The final convoy of 100 U.S. military vehicles carrying about 500 troops crossed into Kuwait Sunday morning at 7:38 a.m. local time, (0438 UTC), leaving behind only several hundred U.S. security personnel at the U.S. embassy in Baghdad. The withdrawal ended a war that cost the lives of almost 4,500 U.S. troops, tens of thousands of Iraqis, and hundreds of billions of dollars of U.S. government funds.
The last U.S. military convoy departed from a base in the southern Iraqi town of Nasiriyah under cover of darkness and secrecy to prevent any final attacks as it drove across a desert highway toward the border. The American soldiers cheered as they entered Kuwait and said they look forward to reuniting with their families.
The quiet withdrawal was a sharp contrast to the start of the war in March 2003, when U.S.-led forces launched airstrikes over Baghdad as part of what they called a “shock and awe” campaign against Saddam. U.S. and allied ground forces then stormed from Kuwait into Iraq, toppling the minority Sunni dictator of a Shi’ite majority nation within weeks and capturing him by the end of the year.
But, Saddam’s fall sparked a Sunni insurgency that evolved into a brutal sectarian conflict between Iraq’s Shi’ite and Sunni communities, with violence peaking in 2006. The scale of sectarian and insurgent attacks declined significantly after 2007, when the United States sent a surge of troops to Iraq and Sunni tribal militias sided with U.S. forces against Sunni al-Qaida militants.
At the height of the war, more than 170,000 U.S. troops were stationed in Iraq at more than 500 bases. The United States promised to withdraw them by the end of 2011 under a 2008 U.S.-Iraqi agreement signed by the administration of former U.S. President George W. Bush and implemented by his successor and current President Barack Obama.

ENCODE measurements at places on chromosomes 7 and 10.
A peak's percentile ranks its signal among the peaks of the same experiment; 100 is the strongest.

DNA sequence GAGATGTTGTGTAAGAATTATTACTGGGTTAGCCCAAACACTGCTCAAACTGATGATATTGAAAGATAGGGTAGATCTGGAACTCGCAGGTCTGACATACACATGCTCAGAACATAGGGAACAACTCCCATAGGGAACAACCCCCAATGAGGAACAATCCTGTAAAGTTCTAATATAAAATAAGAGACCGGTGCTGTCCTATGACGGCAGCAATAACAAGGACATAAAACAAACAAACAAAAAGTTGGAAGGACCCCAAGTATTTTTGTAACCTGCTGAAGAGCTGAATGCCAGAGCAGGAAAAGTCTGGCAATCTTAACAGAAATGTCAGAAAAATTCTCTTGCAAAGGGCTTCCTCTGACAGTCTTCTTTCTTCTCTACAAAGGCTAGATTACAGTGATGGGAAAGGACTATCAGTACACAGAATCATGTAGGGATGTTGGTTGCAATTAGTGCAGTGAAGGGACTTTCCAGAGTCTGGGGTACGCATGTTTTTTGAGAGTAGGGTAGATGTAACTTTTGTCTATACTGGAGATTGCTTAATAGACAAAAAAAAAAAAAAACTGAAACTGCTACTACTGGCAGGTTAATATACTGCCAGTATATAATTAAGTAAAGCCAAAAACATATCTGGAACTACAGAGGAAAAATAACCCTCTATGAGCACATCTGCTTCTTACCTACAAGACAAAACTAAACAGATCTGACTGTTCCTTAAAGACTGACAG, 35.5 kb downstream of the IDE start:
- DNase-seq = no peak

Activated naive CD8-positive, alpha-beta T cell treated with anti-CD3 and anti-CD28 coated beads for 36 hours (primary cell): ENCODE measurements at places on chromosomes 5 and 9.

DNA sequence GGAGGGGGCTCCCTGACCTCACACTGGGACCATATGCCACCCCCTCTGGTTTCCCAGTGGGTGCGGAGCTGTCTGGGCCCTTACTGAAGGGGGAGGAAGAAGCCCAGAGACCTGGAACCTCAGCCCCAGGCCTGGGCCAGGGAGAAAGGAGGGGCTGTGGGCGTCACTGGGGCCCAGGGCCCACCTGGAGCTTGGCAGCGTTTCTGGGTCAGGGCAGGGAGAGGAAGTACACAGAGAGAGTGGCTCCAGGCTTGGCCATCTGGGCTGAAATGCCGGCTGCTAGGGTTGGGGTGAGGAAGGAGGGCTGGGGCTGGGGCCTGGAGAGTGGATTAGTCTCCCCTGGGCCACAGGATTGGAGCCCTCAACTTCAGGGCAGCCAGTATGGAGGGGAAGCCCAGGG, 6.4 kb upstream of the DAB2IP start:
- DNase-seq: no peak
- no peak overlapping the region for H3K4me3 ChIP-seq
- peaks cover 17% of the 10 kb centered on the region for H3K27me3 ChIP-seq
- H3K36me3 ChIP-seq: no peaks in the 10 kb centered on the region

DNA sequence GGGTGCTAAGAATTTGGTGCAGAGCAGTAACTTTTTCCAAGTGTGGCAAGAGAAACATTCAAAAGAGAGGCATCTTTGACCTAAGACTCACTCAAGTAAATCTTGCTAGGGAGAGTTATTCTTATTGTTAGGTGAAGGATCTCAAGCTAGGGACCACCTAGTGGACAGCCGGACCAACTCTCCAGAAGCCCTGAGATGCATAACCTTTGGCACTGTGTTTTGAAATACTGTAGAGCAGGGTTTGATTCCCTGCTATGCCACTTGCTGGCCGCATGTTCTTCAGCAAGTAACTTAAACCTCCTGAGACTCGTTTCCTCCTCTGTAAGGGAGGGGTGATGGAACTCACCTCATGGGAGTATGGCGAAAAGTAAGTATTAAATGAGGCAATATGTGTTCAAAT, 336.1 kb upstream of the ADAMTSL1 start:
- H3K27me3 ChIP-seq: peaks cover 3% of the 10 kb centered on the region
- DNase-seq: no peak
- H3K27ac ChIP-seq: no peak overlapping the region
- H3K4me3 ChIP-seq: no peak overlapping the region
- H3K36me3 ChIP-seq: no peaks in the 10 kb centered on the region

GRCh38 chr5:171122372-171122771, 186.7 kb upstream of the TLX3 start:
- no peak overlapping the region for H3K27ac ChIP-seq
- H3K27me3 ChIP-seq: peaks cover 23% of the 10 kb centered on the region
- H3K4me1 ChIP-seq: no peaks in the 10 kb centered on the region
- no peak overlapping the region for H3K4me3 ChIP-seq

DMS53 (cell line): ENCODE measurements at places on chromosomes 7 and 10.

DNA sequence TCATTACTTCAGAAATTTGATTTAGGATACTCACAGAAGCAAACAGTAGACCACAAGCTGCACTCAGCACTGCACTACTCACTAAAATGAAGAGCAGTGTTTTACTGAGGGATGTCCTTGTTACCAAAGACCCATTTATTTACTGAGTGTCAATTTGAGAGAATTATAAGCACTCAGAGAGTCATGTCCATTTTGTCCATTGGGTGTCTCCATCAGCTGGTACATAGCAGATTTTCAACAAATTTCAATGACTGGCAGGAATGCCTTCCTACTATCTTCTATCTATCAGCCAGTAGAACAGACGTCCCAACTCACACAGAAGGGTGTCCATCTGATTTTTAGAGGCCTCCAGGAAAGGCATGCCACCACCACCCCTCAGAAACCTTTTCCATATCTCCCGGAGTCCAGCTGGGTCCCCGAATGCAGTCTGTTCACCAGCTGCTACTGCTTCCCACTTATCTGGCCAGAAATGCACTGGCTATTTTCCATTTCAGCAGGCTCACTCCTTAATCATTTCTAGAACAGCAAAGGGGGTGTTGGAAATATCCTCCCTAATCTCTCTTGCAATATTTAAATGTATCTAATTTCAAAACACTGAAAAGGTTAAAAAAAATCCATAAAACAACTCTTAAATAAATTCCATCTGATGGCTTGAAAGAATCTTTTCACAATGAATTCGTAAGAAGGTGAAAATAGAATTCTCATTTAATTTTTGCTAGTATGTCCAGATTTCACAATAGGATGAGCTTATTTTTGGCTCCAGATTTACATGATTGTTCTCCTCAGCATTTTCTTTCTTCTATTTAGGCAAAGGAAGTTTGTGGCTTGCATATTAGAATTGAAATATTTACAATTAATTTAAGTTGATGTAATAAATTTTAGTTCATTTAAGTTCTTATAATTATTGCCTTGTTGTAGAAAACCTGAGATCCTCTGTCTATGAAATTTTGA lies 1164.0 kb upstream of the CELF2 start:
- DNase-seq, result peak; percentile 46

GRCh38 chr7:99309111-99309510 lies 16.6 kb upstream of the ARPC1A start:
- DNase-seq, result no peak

Iraqis have expressed mixed feelings about the U.S. pullout. Many have celebrated the end of what they called an American occupation and a regaining of Iraq’s sovereignty, while others have expressed gratitude for U.S. help in ousting Saddam and introducing democracy.
Many Iraqis also complain that their elected government has not done enough to rebuild the country’s war-ravaged infrastructure. Another common concern is that the Iraqi government’s delicate power-sharing arrangements may unravel in the absence of U.S. troops and reignite a sectarian conflict.
In a television interview recorded Thursday with U.S. network ABC News, President Obama said the U.S. troop presence in Iraq “succeeded” in giving Iraqis a chance to build a successful future. Obama opposed the war when he ran for office and vowed to end it. Opinion polls have showed a majority of Americans believe the war went on too long.
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